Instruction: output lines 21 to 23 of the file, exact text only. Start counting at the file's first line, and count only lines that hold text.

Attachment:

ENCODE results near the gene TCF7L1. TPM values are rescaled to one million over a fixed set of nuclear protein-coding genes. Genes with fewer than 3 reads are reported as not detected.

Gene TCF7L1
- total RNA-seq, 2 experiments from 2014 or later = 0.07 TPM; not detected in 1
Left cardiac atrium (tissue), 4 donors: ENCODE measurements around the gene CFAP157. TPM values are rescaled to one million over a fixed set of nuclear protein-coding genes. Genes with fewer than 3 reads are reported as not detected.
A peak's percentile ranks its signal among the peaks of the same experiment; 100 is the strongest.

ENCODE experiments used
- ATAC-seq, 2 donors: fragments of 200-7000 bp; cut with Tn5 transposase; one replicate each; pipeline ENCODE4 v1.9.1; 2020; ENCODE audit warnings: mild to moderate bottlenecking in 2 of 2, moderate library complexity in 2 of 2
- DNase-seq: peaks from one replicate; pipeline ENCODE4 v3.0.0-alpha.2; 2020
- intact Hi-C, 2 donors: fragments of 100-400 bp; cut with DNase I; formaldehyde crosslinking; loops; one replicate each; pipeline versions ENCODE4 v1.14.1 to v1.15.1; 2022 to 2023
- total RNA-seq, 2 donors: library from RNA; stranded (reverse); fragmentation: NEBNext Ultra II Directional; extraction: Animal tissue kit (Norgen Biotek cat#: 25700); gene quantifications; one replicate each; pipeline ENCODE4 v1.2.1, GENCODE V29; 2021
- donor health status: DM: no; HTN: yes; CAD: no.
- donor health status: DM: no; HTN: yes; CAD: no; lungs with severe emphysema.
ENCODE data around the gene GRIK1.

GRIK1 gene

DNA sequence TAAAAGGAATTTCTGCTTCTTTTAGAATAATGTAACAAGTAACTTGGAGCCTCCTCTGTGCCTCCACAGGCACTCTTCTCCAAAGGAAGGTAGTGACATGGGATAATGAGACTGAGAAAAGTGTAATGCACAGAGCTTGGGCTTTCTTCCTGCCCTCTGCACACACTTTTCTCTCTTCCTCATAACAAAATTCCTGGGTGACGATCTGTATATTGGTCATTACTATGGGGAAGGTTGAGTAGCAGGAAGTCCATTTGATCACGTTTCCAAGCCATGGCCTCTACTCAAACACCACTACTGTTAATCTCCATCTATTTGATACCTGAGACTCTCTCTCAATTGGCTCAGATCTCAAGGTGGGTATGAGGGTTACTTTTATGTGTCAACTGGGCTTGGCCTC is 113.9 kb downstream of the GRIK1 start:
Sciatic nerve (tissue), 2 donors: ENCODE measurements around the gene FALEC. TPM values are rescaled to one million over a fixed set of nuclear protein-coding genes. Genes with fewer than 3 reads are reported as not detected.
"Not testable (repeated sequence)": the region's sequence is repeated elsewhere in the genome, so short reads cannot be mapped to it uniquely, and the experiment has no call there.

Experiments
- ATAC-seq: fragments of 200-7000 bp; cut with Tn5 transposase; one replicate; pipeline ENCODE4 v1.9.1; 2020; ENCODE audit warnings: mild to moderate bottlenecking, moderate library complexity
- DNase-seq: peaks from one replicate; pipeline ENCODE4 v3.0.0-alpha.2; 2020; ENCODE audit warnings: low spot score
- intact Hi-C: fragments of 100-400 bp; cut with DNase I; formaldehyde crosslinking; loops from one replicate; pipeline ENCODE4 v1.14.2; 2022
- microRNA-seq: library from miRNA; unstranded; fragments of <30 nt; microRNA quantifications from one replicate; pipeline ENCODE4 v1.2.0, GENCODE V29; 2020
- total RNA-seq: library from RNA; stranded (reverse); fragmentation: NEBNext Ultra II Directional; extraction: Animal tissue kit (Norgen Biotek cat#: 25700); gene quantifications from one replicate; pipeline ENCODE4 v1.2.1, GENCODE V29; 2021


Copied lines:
- intact Hi-C: fragments of 100-400 bp; cut with DNase I; formaldehyde crosslinking; loops from one replicate; pipeline ENCODE4 v1.14.2; 2022
- microRNA-seq: library from miRNA; unstranded; fragments of <30 nt; microRNA quantifications from one replicate; pipeline ENCODE4 v1.2.0, GENCODE V29; 2020
- total RNA-seq: library from RNA; stranded (reverse); fragmentation: NEBNext Ultra II Directional; extraction: Animal tissue kit (Norgen Biotek cat#: 25700); gene quantifications from one replicate; pipeline ENCODE4 v1.2.1, GENCODE V29; 2021